In mammalian eyes, the pupillary membrane and hyaloid vessels, including the hyaloid artery, tunica vasculosa lentis, and vasa hyaloidea propria, nourish the immature lens, retina, and vitreous (Fig. 1). These vessels are known to regress during the later stages of ocular development, pre-natally in humans and within the first few weeks of post-natal development in rodents, to provide an optically clear path between the lens and retina (Ito and Yoshioka, 1999). The development of the retinal vasculature coincides with the start of the regression of the hyaloid vasculature (Zhu et al., 2000).
There are many critical molecules involved in the physiological regulation of blood vessel formation as well as regression (Saint-Geniez and D'Amore, 2004). Vascular endothelial growth factor (VEGF), for example, has been implicated in both the normal development and maintenance of the vasculature as well as in its dysfunction (Thurston and Gale, 2004; Ferrara and Davis-Smyth, 1997). Mice with only one copy of the VEGF gene die before birth because of blood vessel abnormalities, indicating that normal amounts of VEGF are absolutely required for normal vascular development (Carmeliet et al., 1996).
Vasculogenesis and angiogenesis are the two processes by which vascular development occurs. The retina is vascularized by a two-step process, initially by vasculogenesis, followed by angiogenesis (Flower et al., 1985; Chan-Ling et al., 1990; McLeod et al., 1987). Whether vessels form by vasculogenesis or angiogenesis, the primitive vessels are subsequently remodeled. Vascular remodeling, including the growth of new vessels and regression of others, is a complex process that involves several critical factors; it plays a major role in the early development of the vascular system (Yancopoulos et al., 2000).
Crystallins are the most abundant soluble proteins of the lens of the eye (Piatigorsky, 2002). Although highly specialized for lens, the crystallins are also expressed in other tissues (Srinivasan et al., 1992; Deretic et al., 1994; Head et al., 1995; Sinha et al., 1998; Magabo et al., 2000; Jones et al., 1999; Crabb et al., 2002; Xi et al., 2003). Three major families of crystallins, α, β, and γ, are ubiquitously represented in all vertebrates (Hejtmancik and Piatigorsky, 1994). There are also taxon-specific crystallins that serve as metabolic enzymes in other tissues. The two α-crystallins (αA and αB) belong to the small heat shock protein family of molecular chaperones (Sax and Piatigorsky, 1994; Horwitz, 1992). The β- and γ-crystallins are evolutionarily and structurally related members of a βγ superfamily, which also includes micro-organism stress proteins as well as vertebrate proteins that appear to be associated with processes of cell differentiation and morphological change (Clout et al., 1997; Ray et al., 1997). The non-lens functions of β- and γ-crystallins are yet to be fully determined.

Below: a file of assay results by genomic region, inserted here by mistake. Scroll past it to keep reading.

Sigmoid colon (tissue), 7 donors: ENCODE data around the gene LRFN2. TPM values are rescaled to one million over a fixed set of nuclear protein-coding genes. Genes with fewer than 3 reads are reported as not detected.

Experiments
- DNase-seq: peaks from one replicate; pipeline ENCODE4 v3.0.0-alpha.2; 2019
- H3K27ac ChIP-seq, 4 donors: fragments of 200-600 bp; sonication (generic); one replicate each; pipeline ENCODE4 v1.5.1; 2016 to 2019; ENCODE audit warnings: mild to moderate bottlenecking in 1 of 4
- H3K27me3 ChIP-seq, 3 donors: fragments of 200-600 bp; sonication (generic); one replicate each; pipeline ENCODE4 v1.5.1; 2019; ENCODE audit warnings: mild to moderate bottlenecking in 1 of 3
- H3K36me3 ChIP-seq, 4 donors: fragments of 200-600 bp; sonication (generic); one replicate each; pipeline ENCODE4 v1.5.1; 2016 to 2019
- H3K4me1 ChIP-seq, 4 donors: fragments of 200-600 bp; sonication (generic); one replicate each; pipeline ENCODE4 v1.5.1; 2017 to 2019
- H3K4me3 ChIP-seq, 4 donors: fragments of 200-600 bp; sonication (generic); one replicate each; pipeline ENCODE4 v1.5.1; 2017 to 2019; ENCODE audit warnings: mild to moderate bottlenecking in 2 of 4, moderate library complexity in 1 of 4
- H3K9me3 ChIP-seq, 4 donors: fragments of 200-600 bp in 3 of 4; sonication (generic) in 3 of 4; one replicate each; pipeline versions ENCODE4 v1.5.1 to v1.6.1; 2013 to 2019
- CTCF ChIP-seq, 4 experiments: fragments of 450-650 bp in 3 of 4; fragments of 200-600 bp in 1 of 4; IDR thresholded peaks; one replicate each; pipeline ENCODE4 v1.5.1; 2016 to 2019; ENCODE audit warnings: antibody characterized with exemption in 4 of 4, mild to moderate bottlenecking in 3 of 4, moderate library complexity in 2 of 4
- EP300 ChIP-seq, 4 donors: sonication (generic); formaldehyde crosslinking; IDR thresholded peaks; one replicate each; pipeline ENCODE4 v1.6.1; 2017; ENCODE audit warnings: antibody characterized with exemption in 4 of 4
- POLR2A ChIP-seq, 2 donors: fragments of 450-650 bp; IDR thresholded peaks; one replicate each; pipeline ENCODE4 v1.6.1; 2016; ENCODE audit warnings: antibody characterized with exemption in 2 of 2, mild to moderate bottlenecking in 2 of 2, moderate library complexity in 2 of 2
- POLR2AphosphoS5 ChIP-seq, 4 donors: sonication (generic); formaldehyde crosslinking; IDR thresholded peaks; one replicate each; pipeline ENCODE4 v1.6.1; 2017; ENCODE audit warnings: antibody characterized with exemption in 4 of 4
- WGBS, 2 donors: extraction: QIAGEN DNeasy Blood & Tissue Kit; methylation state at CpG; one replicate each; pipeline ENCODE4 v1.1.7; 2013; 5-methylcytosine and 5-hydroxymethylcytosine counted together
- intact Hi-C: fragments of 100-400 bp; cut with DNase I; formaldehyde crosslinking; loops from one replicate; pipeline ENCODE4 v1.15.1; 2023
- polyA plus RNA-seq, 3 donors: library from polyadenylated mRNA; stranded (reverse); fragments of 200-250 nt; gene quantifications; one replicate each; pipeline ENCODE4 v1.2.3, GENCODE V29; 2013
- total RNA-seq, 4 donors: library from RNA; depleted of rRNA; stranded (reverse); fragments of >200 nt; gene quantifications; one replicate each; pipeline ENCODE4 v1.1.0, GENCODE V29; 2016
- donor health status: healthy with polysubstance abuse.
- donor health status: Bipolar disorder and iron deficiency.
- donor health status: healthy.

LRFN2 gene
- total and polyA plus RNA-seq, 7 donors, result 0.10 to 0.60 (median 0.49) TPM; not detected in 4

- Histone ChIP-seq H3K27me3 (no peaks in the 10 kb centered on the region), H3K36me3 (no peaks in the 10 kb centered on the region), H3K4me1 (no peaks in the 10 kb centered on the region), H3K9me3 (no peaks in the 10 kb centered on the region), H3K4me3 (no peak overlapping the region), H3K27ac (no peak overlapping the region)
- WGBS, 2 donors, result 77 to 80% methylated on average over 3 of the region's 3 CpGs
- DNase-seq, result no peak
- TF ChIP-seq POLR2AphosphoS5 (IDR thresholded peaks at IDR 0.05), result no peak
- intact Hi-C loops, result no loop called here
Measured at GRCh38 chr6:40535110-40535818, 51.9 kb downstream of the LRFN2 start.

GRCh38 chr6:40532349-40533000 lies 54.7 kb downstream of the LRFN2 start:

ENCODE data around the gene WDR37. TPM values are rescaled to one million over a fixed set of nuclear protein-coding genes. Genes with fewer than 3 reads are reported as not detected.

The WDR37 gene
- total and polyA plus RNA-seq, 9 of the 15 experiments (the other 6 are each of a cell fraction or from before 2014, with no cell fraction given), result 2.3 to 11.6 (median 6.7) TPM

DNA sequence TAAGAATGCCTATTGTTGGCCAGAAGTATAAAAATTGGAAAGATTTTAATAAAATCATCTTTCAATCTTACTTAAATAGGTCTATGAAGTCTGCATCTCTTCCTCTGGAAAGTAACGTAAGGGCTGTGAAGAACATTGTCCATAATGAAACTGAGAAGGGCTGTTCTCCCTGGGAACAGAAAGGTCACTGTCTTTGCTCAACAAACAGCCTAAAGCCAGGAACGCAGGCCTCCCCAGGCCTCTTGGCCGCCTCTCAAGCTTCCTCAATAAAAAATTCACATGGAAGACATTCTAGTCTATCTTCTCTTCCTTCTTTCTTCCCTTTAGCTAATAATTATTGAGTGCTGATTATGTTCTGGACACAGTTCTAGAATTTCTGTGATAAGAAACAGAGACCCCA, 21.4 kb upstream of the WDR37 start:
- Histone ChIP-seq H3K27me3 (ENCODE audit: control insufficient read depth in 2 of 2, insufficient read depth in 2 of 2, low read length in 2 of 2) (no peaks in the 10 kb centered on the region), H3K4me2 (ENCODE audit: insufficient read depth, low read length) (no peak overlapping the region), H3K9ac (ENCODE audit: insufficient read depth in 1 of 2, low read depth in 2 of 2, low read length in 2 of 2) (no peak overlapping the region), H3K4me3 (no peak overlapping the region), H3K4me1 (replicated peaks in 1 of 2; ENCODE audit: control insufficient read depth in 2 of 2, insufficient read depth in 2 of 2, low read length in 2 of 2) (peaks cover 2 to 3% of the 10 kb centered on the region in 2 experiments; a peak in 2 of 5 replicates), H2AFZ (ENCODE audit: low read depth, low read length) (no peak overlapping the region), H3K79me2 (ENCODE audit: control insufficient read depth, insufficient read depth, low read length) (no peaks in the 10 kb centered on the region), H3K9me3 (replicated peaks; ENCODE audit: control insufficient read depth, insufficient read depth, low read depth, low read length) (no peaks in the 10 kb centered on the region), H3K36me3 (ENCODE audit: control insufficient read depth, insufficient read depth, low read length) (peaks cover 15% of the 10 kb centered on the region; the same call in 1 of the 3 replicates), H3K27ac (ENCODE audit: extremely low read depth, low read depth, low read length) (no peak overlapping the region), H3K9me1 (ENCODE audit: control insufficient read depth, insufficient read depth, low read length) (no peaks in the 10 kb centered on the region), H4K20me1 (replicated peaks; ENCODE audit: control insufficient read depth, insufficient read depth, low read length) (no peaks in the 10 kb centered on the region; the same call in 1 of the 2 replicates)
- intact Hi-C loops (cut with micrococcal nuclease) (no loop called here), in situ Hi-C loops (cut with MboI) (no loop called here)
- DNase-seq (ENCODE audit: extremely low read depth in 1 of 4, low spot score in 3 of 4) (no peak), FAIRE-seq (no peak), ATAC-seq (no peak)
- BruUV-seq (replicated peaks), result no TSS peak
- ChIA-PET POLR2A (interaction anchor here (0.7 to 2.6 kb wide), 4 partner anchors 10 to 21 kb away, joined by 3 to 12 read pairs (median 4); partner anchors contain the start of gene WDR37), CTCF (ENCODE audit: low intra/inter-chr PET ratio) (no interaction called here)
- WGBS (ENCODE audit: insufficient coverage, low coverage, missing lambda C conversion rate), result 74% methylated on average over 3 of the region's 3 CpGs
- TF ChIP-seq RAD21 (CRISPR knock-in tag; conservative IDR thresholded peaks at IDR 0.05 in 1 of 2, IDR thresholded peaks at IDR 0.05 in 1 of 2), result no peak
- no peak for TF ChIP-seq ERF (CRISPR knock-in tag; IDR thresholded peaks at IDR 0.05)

Astrocytes have multiple functions that include regulation of blood vessel structure and function as well as involvement in pathologic processes (Nedergaard et al., 2003). While oligodendrocytes of the glial cell family have been shown to express crystallins, there has not been a report indicating expression of β and γ-crystallins by astrocytes (Dabir et al., 2004). The glial cells of the optic nerve contain the same cell types found in the white matter throughout the Central Nervous System (CNS) (Mi et al., 2001). Type-1 astrocytes develop in the embryonic optic nerve from astrocyte precursor cells (APC) (Raff et al., 1984; Miller et al., 1985, 1989; Mi and Barres, 1999). The majority of the APCs differentiate into GFAP-immunopositive astrocytes.
Astrocytes modulate the differentiation of vascular endothelial cells (Lattera et al., 1990) and contribute to the glial limitans that lines blood vessels (Stewart and Tuor, 1994; Rungger-Brandle et al., 1993). Astrocytes are also involved in the formation and preservation of the blood-brain and blood-retinal barriers (Janzer and Raff, 1987). It has been postulated that astrocytes guide and modulate vascular growth (Jiang et al., 1995). They migrate ahead of the vessels (vascular “front”), and are thus in a position to respond to local environmental signals (Provis, 2001). Although all of the vascular cells may participate in the remodeling process, the astrocytes may play a prominent part, because they are capable of sensing changes within their immediate milieu.